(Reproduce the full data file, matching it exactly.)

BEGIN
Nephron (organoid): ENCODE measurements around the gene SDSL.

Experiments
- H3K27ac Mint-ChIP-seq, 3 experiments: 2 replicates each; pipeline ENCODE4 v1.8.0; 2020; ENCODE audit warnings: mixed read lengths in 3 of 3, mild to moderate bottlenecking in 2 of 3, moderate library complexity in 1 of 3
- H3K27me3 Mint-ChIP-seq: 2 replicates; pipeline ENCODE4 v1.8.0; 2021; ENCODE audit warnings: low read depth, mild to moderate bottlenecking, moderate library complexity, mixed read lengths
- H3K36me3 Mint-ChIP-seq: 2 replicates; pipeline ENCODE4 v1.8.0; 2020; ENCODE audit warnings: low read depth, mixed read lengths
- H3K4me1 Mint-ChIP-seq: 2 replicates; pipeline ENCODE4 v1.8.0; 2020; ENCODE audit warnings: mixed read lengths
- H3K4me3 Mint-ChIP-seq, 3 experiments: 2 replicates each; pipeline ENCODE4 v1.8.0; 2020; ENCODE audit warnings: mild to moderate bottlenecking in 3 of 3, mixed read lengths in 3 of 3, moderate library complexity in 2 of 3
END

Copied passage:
Nephron (organoid): ENCODE measurements around the gene SDSL.

Experiments
- H3K27ac Mint-ChIP-seq, 3 experiments: 2 replicates each; pipeline ENCODE4 v1.8.0; 2020; ENCODE audit warnings: mixed read lengths in 3 of 3, mild to moderate bottlenecking in 2 of 3, moderate library complexity in 1 of 3
- H3K27me3 Mint-ChIP-seq: 2 replicates; pipeline ENCODE4 v1.8.0; 2021; ENCODE audit warnings: low read depth, mild to moderate bottlenecking, moderate library complexity, mixed read lengths
- H3K36me3 Mint-ChIP-seq: 2 replicates; pipeline ENCODE4 v1.8.0; 2020; ENCODE audit warnings: low read depth, mixed read lengths
- H3K4me1 Mint-ChIP-seq: 2 replicates; pipeline ENCODE4 v1.8.0; 2020; ENCODE audit warnings: mixed read lengths
- H3K4me3 Mint-ChIP-seq, 3 experiments: 2 replicates each; pipeline ENCODE4 v1.8.0; 2020; ENCODE audit warnings: mild to moderate bottlenecking in 3 of 3, mixed read lengths in 3 of 3, moderate library complexity in 2 of 3